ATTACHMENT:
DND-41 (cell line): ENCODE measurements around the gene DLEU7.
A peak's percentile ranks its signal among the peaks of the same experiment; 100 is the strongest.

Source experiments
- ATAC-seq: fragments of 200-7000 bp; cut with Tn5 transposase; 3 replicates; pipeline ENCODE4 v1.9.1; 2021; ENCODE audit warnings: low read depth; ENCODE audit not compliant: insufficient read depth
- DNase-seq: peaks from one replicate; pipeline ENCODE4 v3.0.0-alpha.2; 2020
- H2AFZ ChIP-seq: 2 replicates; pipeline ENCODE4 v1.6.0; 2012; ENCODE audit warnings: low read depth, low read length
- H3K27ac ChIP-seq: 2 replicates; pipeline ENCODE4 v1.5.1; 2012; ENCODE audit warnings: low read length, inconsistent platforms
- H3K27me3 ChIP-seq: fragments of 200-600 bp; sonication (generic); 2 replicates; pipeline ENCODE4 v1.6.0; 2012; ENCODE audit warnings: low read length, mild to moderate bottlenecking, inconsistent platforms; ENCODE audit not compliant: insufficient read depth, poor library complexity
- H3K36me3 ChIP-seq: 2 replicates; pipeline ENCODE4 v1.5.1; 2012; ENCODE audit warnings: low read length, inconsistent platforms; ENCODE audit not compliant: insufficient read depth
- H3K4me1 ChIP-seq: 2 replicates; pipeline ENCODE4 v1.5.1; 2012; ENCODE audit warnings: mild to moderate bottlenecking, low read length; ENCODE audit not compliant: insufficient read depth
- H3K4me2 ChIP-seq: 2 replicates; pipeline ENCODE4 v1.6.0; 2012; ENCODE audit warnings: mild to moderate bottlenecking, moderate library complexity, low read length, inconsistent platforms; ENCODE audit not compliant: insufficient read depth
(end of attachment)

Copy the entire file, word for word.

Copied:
DND-41 (cell line): ENCODE measurements around the gene DLEU7.
A peak's percentile ranks its signal among the peaks of the same experiment; 100 is the strongest.

Source experiments
- ATAC-seq: fragments of 200-7000 bp; cut with Tn5 transposase; 3 replicates; pipeline ENCODE4 v1.9.1; 2021; ENCODE audit warnings: low read depth; ENCODE audit not compliant: insufficient read depth
- DNase-seq: peaks from one replicate; pipeline ENCODE4 v3.0.0-alpha.2; 2020
- H2AFZ ChIP-seq: 2 replicates; pipeline ENCODE4 v1.6.0; 2012; ENCODE audit warnings: low read depth, low read length
- H3K27ac ChIP-seq: 2 replicates; pipeline ENCODE4 v1.5.1; 2012; ENCODE audit warnings: low read length, inconsistent platforms
- H3K27me3 ChIP-seq: fragments of 200-600 bp; sonication (generic); 2 replicates; pipeline ENCODE4 v1.6.0; 2012; ENCODE audit warnings: low read length, mild to moderate bottlenecking, inconsistent platforms; ENCODE audit not compliant: insufficient read depth, poor library complexity
- H3K36me3 ChIP-seq: 2 replicates; pipeline ENCODE4 v1.5.1; 2012; ENCODE audit warnings: low read length, inconsistent platforms; ENCODE audit not compliant: insufficient read depth
- H3K4me1 ChIP-seq: 2 replicates; pipeline ENCODE4 v1.5.1; 2012; ENCODE audit warnings: mild to moderate bottlenecking, low read length; ENCODE audit not compliant: insufficient read depth
- H3K4me2 ChIP-seq: 2 replicates; pipeline ENCODE4 v1.6.0; 2012; ENCODE audit warnings: mild to moderate bottlenecking, moderate library complexity, low read length, inconsistent platforms; ENCODE audit not compliant: insufficient read depth